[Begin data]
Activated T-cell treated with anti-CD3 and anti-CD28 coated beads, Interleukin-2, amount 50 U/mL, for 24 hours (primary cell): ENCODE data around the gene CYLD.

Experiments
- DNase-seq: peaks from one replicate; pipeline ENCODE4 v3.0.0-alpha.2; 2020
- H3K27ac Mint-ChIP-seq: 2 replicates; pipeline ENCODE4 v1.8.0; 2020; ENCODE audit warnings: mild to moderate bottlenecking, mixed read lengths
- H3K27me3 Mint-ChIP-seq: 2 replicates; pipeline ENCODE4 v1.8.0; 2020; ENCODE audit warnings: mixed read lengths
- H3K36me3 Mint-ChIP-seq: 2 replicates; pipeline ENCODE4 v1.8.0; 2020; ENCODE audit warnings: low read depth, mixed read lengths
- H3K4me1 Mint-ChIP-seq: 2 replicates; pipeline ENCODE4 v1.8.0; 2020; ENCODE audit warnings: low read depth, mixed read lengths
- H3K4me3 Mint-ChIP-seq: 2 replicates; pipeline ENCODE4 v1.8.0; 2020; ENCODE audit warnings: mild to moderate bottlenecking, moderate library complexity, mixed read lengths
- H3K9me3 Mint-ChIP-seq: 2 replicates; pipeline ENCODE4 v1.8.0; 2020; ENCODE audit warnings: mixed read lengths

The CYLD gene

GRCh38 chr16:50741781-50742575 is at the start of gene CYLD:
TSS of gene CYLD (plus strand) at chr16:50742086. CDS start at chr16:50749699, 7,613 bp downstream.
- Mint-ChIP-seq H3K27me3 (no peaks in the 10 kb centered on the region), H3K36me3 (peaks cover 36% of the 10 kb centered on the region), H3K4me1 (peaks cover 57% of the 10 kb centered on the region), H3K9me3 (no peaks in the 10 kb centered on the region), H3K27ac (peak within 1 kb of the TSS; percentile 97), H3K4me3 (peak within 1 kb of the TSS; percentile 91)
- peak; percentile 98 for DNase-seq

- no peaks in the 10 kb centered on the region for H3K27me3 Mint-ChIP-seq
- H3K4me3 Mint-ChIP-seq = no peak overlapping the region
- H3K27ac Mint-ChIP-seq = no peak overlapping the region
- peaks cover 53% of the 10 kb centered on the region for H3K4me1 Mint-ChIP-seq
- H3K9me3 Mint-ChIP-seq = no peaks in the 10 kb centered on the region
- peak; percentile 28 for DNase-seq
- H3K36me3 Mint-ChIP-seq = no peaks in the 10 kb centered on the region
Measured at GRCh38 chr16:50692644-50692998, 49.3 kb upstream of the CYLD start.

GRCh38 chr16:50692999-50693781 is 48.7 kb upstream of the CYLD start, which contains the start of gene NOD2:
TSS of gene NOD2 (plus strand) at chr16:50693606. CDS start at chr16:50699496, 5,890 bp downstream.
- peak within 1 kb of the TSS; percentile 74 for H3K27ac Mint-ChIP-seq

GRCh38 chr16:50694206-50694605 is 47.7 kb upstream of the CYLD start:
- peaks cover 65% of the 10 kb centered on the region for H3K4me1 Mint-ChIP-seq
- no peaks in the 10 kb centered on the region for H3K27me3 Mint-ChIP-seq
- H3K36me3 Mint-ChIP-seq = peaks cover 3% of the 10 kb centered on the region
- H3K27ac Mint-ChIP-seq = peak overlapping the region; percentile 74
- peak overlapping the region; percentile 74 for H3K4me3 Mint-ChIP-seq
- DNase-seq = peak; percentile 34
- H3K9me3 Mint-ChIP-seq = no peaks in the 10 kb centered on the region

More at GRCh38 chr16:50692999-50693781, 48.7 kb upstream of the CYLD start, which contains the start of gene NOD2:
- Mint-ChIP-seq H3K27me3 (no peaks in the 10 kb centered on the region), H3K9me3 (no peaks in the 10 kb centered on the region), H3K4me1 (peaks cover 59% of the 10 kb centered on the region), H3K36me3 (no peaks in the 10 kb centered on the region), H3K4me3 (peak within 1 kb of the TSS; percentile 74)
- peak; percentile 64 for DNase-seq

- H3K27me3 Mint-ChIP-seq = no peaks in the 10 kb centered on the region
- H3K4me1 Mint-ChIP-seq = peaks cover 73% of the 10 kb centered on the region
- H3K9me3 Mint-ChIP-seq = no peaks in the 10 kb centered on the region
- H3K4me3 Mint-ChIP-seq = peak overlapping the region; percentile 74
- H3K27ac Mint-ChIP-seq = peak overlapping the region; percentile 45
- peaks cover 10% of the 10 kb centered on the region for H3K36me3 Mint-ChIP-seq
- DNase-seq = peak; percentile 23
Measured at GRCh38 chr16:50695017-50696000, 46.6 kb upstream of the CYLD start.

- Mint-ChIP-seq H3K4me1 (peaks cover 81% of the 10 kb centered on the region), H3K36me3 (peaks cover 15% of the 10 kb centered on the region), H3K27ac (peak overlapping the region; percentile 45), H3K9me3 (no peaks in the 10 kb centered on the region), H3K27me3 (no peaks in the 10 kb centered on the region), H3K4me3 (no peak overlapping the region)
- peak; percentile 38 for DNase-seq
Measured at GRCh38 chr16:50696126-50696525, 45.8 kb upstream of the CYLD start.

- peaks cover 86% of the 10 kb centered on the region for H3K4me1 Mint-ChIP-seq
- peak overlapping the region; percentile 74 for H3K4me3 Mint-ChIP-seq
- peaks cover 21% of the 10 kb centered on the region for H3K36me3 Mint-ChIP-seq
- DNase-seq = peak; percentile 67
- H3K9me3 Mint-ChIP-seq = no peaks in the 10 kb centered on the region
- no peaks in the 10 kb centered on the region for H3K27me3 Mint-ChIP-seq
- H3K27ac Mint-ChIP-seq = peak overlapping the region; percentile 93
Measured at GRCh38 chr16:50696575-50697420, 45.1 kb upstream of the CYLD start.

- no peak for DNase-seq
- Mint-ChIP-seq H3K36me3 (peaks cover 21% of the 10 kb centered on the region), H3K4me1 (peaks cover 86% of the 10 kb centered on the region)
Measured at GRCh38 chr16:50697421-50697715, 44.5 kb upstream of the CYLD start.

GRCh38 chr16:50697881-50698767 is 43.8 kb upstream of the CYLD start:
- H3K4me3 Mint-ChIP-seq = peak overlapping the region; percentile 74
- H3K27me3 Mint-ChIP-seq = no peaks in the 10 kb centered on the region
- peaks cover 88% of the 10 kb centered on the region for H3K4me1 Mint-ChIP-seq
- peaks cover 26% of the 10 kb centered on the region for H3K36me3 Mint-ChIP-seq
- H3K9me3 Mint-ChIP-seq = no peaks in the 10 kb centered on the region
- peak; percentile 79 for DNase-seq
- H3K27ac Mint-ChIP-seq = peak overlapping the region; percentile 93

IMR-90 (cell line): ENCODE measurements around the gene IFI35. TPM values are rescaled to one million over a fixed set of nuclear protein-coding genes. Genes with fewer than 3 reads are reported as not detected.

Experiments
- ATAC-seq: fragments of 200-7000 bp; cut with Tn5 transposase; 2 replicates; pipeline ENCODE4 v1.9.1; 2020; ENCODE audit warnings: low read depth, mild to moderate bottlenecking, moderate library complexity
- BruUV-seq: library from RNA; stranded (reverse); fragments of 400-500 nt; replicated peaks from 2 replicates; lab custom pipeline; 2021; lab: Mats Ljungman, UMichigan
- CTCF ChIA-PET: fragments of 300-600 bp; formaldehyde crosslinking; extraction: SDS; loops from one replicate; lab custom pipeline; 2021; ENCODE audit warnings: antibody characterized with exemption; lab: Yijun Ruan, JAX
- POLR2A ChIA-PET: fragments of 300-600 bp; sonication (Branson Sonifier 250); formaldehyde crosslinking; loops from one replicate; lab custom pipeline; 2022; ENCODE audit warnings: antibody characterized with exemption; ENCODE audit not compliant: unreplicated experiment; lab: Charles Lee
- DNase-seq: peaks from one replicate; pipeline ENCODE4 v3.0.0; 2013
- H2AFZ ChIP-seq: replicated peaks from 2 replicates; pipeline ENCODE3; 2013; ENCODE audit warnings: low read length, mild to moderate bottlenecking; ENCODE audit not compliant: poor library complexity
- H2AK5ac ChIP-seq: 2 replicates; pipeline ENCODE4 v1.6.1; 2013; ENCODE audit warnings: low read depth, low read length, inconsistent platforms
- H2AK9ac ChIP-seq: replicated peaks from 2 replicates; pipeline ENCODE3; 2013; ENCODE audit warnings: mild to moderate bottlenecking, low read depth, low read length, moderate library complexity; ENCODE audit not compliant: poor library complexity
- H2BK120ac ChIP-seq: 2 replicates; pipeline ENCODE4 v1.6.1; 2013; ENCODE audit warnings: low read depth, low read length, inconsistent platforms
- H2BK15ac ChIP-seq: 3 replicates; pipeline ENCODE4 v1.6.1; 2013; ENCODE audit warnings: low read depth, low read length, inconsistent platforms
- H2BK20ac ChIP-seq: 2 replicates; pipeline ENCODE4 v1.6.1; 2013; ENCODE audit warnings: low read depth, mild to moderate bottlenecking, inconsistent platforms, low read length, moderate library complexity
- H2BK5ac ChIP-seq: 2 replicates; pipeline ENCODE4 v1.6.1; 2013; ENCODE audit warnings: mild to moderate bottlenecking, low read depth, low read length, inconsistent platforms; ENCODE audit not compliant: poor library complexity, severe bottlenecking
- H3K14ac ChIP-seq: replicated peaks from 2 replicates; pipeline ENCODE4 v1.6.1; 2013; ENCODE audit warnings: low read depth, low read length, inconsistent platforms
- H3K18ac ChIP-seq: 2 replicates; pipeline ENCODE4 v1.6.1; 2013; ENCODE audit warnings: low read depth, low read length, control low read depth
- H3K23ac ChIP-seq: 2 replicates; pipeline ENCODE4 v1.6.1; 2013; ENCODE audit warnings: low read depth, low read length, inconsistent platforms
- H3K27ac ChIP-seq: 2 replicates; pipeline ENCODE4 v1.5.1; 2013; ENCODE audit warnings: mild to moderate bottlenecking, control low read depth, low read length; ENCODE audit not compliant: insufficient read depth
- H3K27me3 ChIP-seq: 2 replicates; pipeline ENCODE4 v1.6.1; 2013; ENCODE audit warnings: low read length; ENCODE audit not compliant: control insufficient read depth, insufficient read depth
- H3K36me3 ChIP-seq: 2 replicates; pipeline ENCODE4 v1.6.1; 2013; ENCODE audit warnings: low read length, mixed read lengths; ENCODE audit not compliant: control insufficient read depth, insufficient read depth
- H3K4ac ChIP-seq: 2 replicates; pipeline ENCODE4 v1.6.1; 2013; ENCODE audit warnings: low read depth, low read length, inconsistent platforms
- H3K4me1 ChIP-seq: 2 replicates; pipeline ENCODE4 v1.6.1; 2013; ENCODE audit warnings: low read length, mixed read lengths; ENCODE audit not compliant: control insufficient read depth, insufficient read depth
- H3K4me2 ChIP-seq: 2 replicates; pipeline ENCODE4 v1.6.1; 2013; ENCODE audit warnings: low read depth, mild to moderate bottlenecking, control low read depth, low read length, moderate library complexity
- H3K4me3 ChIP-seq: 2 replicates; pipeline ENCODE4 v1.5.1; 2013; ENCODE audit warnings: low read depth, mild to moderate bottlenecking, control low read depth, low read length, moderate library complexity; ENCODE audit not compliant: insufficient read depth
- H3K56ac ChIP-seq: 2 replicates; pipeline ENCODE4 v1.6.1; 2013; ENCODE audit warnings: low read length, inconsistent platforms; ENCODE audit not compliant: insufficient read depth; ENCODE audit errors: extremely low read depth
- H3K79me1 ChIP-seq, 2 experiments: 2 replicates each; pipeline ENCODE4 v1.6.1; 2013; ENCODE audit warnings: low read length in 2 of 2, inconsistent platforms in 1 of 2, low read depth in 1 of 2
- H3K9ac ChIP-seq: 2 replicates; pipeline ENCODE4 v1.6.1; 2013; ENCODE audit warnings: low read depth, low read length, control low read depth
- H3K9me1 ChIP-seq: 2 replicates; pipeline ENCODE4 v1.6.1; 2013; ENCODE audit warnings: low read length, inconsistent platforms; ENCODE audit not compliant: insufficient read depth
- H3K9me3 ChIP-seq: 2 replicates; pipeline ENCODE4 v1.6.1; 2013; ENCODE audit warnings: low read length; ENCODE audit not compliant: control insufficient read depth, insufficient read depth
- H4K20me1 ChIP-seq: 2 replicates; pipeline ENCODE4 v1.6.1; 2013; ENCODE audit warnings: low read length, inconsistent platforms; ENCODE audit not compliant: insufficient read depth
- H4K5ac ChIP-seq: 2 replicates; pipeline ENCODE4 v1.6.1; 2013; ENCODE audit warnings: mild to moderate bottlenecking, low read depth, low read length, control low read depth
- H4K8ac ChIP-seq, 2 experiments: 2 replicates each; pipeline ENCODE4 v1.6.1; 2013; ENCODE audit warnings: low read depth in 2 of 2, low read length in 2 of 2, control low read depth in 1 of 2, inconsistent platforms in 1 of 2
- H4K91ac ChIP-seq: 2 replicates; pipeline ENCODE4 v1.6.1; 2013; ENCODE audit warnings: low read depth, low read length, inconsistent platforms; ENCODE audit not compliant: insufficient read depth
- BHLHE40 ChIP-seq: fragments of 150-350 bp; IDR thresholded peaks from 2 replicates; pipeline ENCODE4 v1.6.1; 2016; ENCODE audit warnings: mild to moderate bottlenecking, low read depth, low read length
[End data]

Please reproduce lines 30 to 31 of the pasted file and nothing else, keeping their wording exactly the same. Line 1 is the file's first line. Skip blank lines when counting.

- H3K27ac Mint-ChIP-seq = peak overlapping the region; percentile 74
- peak overlapping the region; percentile 74 for H3K4me3 Mint-ChIP-seq